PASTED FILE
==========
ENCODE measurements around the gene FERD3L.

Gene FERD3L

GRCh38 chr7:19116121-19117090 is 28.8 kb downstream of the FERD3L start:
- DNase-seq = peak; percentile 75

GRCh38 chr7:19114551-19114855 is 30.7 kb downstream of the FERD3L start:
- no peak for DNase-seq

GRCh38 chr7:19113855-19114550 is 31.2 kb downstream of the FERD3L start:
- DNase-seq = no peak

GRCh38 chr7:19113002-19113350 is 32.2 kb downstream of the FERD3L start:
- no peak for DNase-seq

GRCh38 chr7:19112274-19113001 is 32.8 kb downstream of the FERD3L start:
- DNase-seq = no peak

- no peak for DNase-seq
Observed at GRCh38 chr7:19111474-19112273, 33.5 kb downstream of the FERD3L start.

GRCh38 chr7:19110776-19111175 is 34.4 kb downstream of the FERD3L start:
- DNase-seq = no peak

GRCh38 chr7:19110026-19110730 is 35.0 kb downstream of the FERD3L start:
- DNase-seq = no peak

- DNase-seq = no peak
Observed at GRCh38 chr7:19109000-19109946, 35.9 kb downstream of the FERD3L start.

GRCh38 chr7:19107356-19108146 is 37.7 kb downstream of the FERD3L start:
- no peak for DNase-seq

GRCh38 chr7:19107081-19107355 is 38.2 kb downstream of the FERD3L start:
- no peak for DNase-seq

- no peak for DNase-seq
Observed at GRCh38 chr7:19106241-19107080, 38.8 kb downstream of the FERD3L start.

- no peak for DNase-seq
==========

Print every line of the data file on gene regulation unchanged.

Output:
ENCODE measurements around the gene FERD3L.

Gene FERD3L

GRCh38 chr7:19116121-19117090 is 28.8 kb downstream of the FERD3L start:
- DNase-seq = peak; percentile 75

GRCh38 chr7:19114551-19114855 is 30.7 kb downstream of the FERD3L start:
- no peak for DNase-seq

GRCh38 chr7:19113855-19114550 is 31.2 kb downstream of the FERD3L start:
- DNase-seq = no peak

GRCh38 chr7:19113002-19113350 is 32.2 kb downstream of the FERD3L start:
- no peak for DNase-seq

GRCh38 chr7:19112274-19113001 is 32.8 kb downstream of the FERD3L start:
- DNase-seq = no peak

- no peak for DNase-seq
Observed at GRCh38 chr7:19111474-19112273, 33.5 kb downstream of the FERD3L start.

GRCh38 chr7:19110776-19111175 is 34.4 kb downstream of the FERD3L start:
- DNase-seq = no peak

GRCh38 chr7:19110026-19110730 is 35.0 kb downstream of the FERD3L start:
- DNase-seq = no peak

- DNase-seq = no peak
Observed at GRCh38 chr7:19109000-19109946, 35.9 kb downstream of the FERD3L start.

GRCh38 chr7:19107356-19108146 is 37.7 kb downstream of the FERD3L start:
- no peak for DNase-seq

GRCh38 chr7:19107081-19107355 is 38.2 kb downstream of the FERD3L start:
- no peak for DNase-seq

- no peak for DNase-seq
Observed at GRCh38 chr7:19106241-19107080, 38.8 kb downstream of the FERD3L start.

- no peak for DNase-seq